What Can I Say About Reverse Skating?

To my mind, my namesake, science fiction writer Larry Niven, is the king of science fiction ideas. Not only are some of his ideas great, but he has a large amount of them.

In the short story, “What Can You Say About Chocolate Covered Manholes?” he offers many ideas purported to be from the same character. The character (we are told) is usually a hit at parties with his interesting conjectures. But we are also told about one of his ideas that fell flat. That would be the chocolate covered manholes that the story is named for.

I haven’t read this story in 25 years but still remember one of the so called gems. That was where instead of strapping blades on your feet and skating on ice, you could instead make a “track” of metal blades and strap blocks of ice to your feet and thus skate in a reverse way. Twenty-five years later I began thinking this idea through. I imagined things I’d like to share with you.

Firstly, I think that a single blade track for your foot’s ice block would be too hard to balance on. Instead, I suggest you make each blade track be doubled up a few inches apart. I can actually see someone skating like this.

Secondly, to stop quickly, like a hockey player, I think you would need to put many blades perpendicular to your skating tracks. Stopping like this would allow you places to rest in the dangerous business of reverse skating.

Now I don’t know enough of the mechanics of figure skating to know how anyone could do turns and jumps – I’ll leave this for the readers that might know. Instead, I will point out that falls are very dangerous on this course and almost certainly going to happen while the reverse skater is learning.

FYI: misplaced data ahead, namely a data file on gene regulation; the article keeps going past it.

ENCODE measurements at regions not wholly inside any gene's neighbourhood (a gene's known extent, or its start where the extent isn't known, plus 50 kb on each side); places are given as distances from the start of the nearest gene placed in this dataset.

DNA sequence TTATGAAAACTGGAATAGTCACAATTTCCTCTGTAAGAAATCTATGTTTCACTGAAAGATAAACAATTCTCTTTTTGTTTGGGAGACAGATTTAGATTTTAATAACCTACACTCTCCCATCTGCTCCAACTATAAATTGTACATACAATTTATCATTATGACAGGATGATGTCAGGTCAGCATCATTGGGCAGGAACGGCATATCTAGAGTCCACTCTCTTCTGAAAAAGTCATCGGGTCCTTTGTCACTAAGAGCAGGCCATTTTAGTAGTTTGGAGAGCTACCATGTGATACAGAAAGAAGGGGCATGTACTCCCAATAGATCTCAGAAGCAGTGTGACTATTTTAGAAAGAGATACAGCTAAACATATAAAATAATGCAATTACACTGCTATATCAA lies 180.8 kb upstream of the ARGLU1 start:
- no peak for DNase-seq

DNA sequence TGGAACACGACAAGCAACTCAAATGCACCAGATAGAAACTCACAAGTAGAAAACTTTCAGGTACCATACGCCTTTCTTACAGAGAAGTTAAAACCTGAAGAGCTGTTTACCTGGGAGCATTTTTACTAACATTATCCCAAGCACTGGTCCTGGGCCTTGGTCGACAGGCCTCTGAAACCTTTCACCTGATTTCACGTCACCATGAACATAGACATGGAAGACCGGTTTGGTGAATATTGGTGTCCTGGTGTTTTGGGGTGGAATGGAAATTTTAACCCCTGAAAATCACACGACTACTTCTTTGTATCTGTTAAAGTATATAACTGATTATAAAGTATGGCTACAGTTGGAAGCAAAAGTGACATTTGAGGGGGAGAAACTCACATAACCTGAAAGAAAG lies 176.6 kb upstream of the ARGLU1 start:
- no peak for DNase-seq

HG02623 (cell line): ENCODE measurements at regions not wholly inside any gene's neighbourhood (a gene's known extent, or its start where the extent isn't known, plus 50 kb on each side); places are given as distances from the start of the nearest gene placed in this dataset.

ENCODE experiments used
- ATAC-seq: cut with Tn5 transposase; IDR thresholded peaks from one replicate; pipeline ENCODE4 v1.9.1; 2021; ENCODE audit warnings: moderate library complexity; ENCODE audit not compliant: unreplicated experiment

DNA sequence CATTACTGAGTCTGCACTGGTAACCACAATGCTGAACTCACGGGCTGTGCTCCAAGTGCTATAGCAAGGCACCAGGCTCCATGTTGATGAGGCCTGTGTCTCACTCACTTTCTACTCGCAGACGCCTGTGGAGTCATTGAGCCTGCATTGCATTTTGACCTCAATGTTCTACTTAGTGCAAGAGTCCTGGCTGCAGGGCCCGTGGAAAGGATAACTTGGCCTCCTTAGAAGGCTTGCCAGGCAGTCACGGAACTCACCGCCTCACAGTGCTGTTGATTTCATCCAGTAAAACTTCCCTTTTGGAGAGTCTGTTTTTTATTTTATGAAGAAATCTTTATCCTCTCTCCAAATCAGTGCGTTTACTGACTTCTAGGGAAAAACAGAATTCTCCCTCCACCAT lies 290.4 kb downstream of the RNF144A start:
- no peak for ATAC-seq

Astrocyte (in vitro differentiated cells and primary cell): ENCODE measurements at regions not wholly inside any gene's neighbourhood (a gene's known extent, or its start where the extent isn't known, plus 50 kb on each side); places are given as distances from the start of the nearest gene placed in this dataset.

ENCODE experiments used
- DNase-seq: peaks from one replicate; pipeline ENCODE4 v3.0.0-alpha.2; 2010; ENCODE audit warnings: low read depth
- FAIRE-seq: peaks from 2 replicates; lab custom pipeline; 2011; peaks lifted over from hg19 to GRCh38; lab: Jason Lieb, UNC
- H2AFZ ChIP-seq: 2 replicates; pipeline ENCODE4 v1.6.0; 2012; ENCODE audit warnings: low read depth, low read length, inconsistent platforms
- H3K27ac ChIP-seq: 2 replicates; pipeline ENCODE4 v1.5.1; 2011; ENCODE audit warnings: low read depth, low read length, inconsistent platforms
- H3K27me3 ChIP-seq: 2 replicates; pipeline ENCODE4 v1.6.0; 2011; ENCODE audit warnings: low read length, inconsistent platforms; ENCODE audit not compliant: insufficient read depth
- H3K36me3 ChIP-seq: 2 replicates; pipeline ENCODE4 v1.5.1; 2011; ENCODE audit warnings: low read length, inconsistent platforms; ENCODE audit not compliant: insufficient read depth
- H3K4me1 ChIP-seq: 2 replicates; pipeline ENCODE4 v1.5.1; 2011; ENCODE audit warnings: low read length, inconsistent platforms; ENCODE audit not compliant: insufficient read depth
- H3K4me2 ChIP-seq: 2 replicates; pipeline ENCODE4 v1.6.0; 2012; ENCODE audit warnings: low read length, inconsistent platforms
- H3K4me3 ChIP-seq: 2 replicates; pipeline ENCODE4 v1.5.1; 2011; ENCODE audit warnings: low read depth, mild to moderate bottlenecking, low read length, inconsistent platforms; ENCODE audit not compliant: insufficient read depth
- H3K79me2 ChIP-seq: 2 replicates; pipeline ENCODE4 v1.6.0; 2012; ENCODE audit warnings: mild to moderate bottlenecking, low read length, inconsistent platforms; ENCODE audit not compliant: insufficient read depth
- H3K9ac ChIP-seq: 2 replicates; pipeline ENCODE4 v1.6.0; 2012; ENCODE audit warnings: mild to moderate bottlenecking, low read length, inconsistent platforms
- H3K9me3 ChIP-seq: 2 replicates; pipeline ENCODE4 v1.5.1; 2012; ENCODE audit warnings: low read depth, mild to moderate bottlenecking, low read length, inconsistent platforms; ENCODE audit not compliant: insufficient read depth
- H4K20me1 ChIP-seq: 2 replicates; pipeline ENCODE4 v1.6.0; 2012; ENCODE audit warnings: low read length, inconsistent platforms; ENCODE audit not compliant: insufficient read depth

So instead of our guinea pig being seriously injured in her first attempt(s) at skating, I suggest making a protecting suit out of (what else?) – ice.

One solid piece of ice would make movement of our skater impossible, so, there will have to be pieces that might fit together like a suit of armour. Hopefully when our guinea pig wipes out, her suit will be complete enough that ice hits the blades and not her soft flesh. She will, after a fall, slip for a distance but not too far. Getting back up when you are in a suit of ice I leave for my intelligent readers.

Some of you have likely guessed my next tack. Instead of a suit of ice, how about using a suit of armour? You need to still have the blocks of ice on your feet to skate. But this way falling wouldn’t be deadly. Suits of armour are, however, heavy. Our guinea pig might only skate in short bursts and is unlikely to do any graceful jumps with any height.

With every fall will come the sound of steel on steel. And without slipping, each fall might likely result in injury.

So let me just say it. Humans are just too fragile to do this type of skating so let’s make our skaters AI robots. Here’s a way for AIs to enter the sports industry without putting any actual humans out of work. I imagine humans would be interested in watching and setting up the blade tracks in an arena. Why not? Humans watch RCs battle it out under the name of robots. In reverse skating, the robots may even survive the competition.

There is much to discuss in Niven’s throwaway idea. He even identified it as such. Now if that isn’t proof that he is king of the science fiction idea, I don’t know what is.

About Larry Russwurm

Just another ranter on the Internet
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